SMBKitchen: How many licenses?

Planning and migrating a small organization from Exchange 2007 to 2013 (Part 6) :: Migration & Deployment :: Exchange 2013 Articles :: Articles & Tutorials :: MSExchange.org:
http://www.msexchange.org/articles-tutorials/exchange-server-2013/migration-deployment/planning-and-migrating-small-organization-exchange-2007-2013-part6.html


Planning for hardware… or rather in SMB these days…planning for how many virtual Servers you’ll need.


You’ll want at least one 2012 R2 license – as it gives you the rights to install two virtual servers.  One will be your RWA/Essentials/DC role.  The other will be your Exchange server.  Then you’ll need to decide if there’s a key line of business application that will drive the need to purchase another server license.  This doesn’t necessarily need to be on a second PHYSICAL server.  You can place three server OS (or four since that second server purchase will give you the rights for two more virtual instances) on one physical server.


Then you’ll need windows cals, Exchange cals, and plan on RDS cals.  Why do I say that?  Because trust me you’ll find that going straight to the desktop via rdgatway is ultimately a lot easier.  And to do that you need RDS cals to license this.


Plan on spreading the payments over a VL open license that lets you spread the payments over three years.  This isn’t a OEM server deployment, you want to spread out these OS licenses to lower the sticker shock of the price tag of this set up.


As far as sizing… plan for growth and plan on having a raid set up in such a way that should one single drive fail, you have redundancies.  We can take all day and all night to discuss the nuances of RAID 1+0, 5 and all that, but bottom line, we’re going to be sticking all of this stuff in one server so plan on redundancies for it from the get go.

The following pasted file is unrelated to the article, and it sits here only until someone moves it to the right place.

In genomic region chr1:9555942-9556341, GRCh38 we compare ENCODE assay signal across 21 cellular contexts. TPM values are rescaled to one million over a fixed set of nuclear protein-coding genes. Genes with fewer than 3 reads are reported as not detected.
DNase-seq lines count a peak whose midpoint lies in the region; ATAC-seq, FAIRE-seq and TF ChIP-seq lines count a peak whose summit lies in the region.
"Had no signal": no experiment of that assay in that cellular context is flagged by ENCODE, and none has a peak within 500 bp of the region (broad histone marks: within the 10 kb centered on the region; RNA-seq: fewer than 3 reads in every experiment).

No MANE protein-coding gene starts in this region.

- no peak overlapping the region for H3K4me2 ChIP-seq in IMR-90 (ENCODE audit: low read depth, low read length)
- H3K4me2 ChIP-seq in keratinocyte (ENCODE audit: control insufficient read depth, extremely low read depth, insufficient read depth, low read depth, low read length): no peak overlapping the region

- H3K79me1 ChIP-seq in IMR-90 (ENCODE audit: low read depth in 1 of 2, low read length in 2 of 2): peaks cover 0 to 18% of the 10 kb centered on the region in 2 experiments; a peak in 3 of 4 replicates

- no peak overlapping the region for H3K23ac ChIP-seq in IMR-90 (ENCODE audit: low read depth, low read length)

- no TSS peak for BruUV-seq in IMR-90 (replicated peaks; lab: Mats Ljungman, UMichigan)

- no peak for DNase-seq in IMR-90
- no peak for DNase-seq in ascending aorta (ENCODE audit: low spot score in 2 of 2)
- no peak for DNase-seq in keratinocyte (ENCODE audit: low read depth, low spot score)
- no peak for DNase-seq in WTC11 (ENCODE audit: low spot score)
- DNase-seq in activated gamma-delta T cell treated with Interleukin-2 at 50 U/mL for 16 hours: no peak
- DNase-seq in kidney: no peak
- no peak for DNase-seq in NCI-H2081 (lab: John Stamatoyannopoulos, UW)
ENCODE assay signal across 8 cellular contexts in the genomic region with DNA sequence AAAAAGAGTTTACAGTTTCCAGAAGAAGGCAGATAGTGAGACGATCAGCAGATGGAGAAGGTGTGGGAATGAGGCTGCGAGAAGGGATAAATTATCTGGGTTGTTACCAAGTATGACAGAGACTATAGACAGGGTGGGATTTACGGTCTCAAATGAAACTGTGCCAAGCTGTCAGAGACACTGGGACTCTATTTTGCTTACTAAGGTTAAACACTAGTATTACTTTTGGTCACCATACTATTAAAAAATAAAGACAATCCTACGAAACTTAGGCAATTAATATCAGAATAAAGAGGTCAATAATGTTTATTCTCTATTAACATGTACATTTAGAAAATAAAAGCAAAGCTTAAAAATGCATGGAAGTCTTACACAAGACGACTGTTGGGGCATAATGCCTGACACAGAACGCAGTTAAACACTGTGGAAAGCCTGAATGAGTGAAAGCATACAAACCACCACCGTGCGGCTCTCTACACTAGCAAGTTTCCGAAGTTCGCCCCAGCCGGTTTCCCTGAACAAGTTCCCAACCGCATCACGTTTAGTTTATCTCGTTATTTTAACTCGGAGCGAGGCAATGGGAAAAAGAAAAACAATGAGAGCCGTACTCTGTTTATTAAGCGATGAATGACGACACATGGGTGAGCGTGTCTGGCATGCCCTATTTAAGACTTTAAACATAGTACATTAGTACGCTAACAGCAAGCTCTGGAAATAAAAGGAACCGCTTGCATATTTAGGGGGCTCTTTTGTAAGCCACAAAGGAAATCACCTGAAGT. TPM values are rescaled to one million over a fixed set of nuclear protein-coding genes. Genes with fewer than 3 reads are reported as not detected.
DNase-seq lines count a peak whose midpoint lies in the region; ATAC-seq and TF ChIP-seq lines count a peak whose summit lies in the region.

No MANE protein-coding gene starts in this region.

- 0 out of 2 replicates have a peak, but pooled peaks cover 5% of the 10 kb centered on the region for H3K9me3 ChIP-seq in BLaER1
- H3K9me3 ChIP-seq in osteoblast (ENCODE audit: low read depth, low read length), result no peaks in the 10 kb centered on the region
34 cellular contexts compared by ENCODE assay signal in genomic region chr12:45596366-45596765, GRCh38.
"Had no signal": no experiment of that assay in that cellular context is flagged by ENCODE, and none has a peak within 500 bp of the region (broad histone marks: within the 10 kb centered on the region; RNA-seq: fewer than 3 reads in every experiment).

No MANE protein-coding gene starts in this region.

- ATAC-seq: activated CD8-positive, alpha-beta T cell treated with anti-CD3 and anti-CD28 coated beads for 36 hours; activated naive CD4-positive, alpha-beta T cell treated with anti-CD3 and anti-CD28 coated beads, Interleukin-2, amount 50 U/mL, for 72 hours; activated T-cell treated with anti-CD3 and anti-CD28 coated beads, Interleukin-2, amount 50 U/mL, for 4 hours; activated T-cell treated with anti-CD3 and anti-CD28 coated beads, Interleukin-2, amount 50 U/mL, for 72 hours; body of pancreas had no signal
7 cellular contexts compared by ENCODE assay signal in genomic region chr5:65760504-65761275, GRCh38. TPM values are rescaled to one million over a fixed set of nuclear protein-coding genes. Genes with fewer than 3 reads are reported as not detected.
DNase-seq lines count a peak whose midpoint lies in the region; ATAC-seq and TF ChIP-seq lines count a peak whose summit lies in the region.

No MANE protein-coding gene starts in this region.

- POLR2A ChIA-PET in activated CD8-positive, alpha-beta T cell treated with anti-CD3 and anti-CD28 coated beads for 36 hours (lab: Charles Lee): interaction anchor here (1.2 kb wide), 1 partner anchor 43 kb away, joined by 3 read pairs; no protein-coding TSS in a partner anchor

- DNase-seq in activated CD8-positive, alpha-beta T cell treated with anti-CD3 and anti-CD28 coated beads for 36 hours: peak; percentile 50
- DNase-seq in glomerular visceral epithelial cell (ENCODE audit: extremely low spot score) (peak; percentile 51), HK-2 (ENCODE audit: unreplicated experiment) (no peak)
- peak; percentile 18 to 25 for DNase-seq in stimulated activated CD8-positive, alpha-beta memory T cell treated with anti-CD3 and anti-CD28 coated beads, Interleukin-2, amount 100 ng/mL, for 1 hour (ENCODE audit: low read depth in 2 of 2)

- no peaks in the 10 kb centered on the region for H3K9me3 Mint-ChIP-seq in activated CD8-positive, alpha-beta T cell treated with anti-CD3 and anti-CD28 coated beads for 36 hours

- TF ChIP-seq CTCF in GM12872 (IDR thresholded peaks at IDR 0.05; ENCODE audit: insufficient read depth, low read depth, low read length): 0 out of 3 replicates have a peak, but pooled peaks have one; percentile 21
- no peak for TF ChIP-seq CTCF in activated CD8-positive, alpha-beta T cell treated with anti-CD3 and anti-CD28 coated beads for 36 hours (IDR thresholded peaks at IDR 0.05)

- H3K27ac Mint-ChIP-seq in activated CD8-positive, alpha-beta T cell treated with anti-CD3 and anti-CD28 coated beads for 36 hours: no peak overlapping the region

4 Thoughts on “SMBKitchen: How many licenses?

  1. Keith Campbell on March 6, 2014 at 4:55 am said:

    RD Gateway functionality was great when it was free.

    Having to pay for RDS CALs for just RDGateway is difficult to justify when there are so many low cost VPN options. I use a hardware router that supports 30 VPN tunnels for less than the cost of 2 RDS CALs. There are plenty of free software VPN Servers to choose from, or supply a UTM that includes VPN along with all the other stuff.

    If you limit tunnel traffic to RDP only and use certificates it can be more secure than RDGateway is without requiring expensive third party add-ons.

    Sure if the client has an RD Server, but otherwise for me, Microsoft have priced themselves out of that providing that function.

  2. bradley on March 6, 2014 at 8:38 am said:

    Check out the speed difference though along with the fact that you may have line of business apps that don’t like vpn (Quickbooks hates VPN)

  3. John Stutsman on March 6, 2014 at 9:03 am said:

    Excellent info! Thanks!

  4. Keith Campbell on March 7, 2014 at 3:11 am said:

    Sorry, I think you misunderstood.

    My suggested solution is to RDP to a desktop inside a VPN tunnel.
    Functionally equivalent to using RDGateway, without the cost of RD CALS.

    All endpoint devices support creating a VPN tunnel be it SSL/IPSEC/PPTP, then RDP to a desktop with a DHCP reservation.

    Once you have the VPN router in place then you can separate the servers hypervisor onto it’s own isolated vlan for better security, but still give yourself remote RDP over VPN access to it if you terminate a vpn on that vlan. I don’t like to open a firewall port for ILO, so the hardware VPN solves that too.

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